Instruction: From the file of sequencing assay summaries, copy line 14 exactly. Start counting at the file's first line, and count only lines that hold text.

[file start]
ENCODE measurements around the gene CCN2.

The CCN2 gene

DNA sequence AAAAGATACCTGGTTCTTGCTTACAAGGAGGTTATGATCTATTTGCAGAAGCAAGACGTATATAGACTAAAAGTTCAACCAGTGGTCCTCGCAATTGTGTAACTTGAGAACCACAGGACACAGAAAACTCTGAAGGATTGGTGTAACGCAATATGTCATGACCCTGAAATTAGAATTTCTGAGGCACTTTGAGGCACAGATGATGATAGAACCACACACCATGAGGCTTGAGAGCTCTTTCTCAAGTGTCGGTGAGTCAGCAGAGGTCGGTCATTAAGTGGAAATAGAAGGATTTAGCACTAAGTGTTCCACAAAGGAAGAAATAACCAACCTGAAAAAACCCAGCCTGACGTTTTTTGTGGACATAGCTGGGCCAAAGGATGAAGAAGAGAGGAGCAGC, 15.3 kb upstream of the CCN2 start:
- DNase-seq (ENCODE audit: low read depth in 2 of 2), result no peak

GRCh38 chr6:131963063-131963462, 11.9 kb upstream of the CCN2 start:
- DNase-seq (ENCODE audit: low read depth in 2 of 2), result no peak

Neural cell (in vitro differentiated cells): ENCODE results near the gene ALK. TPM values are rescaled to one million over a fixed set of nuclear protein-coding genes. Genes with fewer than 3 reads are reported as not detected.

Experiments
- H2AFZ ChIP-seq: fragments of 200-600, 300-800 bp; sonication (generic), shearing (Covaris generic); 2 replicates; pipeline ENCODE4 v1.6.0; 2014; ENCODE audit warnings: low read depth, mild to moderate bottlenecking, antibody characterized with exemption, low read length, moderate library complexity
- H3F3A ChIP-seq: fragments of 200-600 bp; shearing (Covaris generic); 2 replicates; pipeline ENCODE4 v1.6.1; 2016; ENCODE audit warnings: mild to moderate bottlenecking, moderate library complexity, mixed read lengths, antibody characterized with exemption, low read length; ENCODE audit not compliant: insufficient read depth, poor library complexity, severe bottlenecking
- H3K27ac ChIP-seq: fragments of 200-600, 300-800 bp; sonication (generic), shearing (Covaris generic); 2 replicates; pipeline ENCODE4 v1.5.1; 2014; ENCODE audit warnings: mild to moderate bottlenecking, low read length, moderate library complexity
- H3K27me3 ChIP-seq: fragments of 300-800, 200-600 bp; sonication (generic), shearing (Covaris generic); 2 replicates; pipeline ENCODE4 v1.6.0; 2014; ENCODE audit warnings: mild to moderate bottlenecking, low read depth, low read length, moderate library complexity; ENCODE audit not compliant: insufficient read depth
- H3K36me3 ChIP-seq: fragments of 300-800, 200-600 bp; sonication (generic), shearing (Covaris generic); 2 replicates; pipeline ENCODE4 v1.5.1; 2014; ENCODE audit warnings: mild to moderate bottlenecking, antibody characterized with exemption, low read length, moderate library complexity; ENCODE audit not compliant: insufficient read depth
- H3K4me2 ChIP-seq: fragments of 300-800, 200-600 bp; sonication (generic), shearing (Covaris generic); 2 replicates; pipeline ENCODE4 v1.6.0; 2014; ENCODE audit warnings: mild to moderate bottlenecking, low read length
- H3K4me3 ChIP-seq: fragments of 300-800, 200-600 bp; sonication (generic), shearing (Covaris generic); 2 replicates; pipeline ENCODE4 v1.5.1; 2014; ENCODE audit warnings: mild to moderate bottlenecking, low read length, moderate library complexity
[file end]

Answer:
- H3K4me2 ChIP-seq: fragments of 300-800, 200-600 bp; sonication (generic), shearing (Covaris generic); 2 replicates; pipeline ENCODE4 v1.6.0; 2014; ENCODE audit warnings: mild to moderate bottlenecking, low read length